- to verify the extent to which there is democracy without institutional development in Nigeria’s fourth republic
- to examine the relationship between democracy and institutional development in Nigeria’s fourth republic
The following research hypotheses will be formulated:
H0: there is no effect of democracy on institutional development in Nigeria’s fourth republic
H1: there is effect of democracy on institutional development in Nigeria’s fourth republic
H0: there is no relationship between democracy and institutional development in Nigeria’s fourth republic
H2: there is relationship between democracy and institutional development in Nigeria’s fourth republic
Significance of the study
The study will be very significant to student and federal republic of Nigeria. The study will give a clear insight on the Institutional development as a challenge to democratic sustenance in Nigeria, from fourth republic 1999 to 2021. The study will also serve as a reference to other researcher that will embark on thee related topic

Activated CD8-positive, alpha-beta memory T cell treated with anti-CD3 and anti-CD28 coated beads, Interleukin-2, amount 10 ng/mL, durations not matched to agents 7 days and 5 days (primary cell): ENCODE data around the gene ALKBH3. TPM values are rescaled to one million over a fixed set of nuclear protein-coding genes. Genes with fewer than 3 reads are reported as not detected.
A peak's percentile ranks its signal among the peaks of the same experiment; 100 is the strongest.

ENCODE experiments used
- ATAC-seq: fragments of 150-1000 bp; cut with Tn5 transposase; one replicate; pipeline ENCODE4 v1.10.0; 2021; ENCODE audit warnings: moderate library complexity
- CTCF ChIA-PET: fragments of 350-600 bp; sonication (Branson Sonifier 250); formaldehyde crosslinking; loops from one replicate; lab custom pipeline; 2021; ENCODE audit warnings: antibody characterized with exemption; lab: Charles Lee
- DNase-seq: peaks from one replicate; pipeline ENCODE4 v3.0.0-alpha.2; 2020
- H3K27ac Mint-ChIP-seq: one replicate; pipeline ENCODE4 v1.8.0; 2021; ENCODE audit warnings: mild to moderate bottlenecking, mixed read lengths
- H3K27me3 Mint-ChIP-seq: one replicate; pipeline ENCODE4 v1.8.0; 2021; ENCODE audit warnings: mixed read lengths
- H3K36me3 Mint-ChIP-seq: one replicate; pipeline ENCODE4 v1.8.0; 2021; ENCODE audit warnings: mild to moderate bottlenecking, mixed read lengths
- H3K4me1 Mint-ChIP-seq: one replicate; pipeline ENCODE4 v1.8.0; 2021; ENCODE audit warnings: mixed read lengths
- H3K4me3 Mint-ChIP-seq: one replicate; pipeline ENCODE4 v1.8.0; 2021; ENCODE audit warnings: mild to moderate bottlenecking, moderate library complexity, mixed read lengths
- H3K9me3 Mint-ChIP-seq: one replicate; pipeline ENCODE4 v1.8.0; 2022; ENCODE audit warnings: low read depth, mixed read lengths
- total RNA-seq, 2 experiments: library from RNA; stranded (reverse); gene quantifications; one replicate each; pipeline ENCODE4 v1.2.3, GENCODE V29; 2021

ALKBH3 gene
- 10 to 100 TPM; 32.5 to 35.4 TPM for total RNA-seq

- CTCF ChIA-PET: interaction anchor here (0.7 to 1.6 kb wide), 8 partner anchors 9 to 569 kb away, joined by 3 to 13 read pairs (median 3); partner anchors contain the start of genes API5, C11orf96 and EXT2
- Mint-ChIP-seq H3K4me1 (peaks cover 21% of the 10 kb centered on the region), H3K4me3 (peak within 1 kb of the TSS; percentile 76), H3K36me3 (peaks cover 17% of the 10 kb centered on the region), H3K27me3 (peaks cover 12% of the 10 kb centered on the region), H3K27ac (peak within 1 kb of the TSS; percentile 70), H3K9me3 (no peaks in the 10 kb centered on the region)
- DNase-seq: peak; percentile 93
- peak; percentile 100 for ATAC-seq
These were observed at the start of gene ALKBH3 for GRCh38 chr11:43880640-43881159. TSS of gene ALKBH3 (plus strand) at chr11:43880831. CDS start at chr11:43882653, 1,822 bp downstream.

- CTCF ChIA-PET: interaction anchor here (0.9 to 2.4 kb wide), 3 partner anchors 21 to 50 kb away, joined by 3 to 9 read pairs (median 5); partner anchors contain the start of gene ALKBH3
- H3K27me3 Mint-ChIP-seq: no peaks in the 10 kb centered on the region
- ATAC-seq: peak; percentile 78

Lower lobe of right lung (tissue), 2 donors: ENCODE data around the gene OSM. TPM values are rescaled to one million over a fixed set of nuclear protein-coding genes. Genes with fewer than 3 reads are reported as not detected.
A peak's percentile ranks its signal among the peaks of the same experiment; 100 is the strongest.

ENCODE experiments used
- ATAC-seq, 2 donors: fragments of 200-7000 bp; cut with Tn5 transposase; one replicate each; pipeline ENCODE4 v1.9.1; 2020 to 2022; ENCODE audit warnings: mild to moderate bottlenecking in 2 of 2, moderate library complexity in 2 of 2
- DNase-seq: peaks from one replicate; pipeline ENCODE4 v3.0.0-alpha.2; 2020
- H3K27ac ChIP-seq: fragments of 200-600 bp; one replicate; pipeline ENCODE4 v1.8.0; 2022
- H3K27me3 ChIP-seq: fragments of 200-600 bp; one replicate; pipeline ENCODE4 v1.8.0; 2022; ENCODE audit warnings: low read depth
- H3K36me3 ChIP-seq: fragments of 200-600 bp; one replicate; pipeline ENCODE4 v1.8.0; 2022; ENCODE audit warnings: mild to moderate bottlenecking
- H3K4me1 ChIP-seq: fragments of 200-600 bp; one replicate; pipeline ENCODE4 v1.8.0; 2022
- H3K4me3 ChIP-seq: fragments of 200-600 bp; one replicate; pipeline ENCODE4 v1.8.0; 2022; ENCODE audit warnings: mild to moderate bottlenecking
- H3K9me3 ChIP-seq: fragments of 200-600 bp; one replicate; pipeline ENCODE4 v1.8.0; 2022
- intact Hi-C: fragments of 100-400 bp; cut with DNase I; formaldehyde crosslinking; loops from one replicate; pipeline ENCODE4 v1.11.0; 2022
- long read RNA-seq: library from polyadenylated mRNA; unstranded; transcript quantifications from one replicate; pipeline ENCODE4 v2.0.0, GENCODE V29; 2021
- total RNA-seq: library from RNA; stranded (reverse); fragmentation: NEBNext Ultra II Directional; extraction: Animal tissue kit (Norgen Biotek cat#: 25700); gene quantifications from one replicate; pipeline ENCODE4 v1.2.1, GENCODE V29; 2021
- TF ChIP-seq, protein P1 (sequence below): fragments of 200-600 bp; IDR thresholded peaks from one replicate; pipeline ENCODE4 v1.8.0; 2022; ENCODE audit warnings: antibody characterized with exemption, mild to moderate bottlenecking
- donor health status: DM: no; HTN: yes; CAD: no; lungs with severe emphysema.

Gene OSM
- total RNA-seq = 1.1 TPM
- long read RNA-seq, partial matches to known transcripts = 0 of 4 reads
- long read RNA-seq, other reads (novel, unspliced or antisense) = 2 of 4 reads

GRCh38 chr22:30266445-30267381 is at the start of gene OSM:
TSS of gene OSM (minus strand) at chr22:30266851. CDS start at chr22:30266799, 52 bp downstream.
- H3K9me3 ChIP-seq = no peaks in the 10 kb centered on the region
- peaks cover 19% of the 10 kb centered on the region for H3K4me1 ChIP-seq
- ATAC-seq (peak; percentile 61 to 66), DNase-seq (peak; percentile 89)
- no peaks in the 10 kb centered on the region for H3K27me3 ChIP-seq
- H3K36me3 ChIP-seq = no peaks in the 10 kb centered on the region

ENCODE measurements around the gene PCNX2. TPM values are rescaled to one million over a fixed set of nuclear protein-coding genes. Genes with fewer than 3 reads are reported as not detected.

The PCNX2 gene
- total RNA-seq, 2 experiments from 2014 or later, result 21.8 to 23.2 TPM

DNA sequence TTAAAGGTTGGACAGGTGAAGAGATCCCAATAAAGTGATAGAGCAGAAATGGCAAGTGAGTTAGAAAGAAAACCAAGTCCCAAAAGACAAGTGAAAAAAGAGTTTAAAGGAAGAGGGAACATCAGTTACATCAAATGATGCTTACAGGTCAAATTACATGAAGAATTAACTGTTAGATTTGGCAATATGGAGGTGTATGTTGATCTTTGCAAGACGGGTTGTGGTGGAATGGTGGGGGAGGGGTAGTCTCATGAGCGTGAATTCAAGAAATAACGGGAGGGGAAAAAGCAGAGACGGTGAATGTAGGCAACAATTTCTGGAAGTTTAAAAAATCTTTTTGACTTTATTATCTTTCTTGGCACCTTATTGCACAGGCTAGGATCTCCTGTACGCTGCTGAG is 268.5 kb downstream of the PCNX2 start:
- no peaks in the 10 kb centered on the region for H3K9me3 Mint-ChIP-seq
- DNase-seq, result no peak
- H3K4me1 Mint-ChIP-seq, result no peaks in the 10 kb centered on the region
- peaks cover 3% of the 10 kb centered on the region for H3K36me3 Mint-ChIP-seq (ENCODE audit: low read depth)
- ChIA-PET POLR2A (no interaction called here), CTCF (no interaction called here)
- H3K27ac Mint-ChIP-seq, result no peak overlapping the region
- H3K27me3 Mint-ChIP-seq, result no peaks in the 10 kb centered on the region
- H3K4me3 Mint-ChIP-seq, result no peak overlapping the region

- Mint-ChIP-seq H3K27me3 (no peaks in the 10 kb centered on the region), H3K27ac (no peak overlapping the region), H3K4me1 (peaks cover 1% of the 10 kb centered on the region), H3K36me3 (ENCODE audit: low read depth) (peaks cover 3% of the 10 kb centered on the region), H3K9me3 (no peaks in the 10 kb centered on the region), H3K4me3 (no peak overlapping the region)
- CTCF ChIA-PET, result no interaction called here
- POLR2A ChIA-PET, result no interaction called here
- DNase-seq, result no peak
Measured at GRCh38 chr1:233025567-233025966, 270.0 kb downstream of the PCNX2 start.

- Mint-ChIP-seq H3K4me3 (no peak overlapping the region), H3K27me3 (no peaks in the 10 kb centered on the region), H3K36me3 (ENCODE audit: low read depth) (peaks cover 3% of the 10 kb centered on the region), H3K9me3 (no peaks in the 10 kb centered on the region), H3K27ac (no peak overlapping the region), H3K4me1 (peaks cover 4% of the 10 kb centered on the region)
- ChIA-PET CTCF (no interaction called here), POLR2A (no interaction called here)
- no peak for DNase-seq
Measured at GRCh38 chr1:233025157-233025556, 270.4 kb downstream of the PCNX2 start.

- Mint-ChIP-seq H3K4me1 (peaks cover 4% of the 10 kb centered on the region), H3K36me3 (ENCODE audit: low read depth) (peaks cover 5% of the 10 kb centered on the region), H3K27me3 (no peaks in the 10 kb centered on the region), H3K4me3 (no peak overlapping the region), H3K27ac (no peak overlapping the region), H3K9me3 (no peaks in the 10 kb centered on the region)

Scope and limitation of the study
The scope of the study covers Institutional development as a challenge to democratic sustenance in Nigeria, from fourth republic 1999 to 2021
The researcher encounters some constraints which limit the scope of the study namely:
The research material available to the researcher is insufficient, thereby limiting the study
The time frame allocated to the study does not enhance wider coverage as the researcher has to combine other academic activities and examinations with the study.
Insufficient fund tends to impede the efficiency of the researcher in sourcing for the relevant materials, literature or information and in the process of data collection (internet, questionnaire and interview).
1.8 Definition of terms
Institutional development: Institutional development means development associated with a medical or educational institution and associated uses, on a site of at least five acres in area. Institutional development means building the capacity and image of the University by initiating, mobilizing and managing resources[email protected].[email protected].